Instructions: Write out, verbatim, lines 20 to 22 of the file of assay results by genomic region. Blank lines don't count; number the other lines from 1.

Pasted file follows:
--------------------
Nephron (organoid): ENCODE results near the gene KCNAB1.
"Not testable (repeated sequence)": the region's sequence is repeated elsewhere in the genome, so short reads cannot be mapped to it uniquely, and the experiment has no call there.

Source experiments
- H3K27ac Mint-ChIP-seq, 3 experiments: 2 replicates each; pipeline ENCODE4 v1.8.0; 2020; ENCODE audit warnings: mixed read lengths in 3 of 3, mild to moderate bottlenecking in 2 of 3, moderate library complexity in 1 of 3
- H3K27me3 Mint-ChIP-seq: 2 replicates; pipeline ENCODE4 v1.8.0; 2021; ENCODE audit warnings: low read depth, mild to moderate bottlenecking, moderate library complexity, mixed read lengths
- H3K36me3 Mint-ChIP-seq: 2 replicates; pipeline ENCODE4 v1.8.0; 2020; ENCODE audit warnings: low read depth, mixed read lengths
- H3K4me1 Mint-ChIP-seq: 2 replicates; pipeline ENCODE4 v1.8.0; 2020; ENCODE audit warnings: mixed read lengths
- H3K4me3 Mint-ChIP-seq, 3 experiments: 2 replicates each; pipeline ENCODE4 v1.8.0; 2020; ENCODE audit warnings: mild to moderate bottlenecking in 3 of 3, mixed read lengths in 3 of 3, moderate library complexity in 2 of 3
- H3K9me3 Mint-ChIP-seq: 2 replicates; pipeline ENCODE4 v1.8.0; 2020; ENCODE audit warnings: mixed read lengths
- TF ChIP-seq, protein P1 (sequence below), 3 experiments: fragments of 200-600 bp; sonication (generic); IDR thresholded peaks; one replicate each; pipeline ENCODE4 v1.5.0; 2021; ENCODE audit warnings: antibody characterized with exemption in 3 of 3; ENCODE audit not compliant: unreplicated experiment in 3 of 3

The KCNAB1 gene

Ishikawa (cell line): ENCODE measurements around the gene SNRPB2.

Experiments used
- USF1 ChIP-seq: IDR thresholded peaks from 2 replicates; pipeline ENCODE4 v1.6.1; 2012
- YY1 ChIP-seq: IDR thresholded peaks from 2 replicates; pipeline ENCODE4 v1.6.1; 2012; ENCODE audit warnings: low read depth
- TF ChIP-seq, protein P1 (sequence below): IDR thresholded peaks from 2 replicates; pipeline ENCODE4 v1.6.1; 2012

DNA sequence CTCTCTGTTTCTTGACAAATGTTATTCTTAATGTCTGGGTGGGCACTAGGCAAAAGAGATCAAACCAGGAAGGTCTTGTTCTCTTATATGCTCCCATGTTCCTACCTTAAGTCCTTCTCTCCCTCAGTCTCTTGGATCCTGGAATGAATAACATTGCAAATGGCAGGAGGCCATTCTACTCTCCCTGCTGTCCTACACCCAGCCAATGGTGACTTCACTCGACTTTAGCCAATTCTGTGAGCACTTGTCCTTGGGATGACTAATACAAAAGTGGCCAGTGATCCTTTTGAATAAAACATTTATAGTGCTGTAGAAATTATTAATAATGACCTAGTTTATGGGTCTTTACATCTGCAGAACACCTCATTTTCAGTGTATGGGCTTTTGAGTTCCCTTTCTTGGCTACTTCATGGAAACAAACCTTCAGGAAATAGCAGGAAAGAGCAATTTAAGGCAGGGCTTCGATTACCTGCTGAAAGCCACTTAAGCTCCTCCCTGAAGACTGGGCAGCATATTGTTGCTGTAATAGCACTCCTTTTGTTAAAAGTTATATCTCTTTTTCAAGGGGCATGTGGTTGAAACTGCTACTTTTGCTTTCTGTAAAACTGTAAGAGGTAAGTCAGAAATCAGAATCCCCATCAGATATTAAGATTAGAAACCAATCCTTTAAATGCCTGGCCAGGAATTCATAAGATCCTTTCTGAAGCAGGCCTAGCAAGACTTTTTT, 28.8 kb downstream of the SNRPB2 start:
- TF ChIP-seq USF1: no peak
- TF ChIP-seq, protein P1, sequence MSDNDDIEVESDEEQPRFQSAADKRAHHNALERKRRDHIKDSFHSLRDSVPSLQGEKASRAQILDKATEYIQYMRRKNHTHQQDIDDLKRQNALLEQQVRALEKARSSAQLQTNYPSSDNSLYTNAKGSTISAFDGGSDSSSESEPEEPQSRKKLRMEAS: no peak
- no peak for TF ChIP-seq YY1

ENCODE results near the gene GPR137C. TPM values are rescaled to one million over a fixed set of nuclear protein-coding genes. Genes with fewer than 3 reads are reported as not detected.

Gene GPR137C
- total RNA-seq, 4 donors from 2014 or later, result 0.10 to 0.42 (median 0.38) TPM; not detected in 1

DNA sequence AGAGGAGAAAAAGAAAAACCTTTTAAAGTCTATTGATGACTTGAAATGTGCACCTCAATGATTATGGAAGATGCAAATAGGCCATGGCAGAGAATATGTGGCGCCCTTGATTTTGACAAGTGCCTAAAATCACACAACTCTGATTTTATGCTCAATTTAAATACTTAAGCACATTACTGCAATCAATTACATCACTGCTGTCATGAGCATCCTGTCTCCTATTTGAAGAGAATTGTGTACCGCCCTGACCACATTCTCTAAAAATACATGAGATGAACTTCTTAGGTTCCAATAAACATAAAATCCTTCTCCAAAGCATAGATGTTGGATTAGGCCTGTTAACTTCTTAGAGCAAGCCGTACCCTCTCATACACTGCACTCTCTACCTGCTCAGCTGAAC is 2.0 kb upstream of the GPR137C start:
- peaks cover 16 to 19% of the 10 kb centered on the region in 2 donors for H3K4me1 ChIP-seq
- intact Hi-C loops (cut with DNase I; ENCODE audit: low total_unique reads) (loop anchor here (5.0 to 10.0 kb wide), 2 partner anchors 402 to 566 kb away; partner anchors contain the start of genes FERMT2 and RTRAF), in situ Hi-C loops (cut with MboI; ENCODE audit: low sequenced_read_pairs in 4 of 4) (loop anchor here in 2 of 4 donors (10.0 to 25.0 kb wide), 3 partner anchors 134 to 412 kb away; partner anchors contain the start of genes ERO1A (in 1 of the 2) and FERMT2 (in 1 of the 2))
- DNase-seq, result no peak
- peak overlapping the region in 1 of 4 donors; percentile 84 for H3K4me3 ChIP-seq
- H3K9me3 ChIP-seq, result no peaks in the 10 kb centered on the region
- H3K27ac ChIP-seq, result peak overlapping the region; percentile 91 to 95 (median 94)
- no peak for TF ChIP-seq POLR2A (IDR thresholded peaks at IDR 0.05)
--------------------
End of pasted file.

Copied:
- no peak for TF ChIP-seq YY1

ENCODE results near the gene GPR137C. TPM values are rescaled to one million over a fixed set of nuclear protein-coding genes. Genes with fewer than 3 reads are reported as not detected.

Gene GPR137C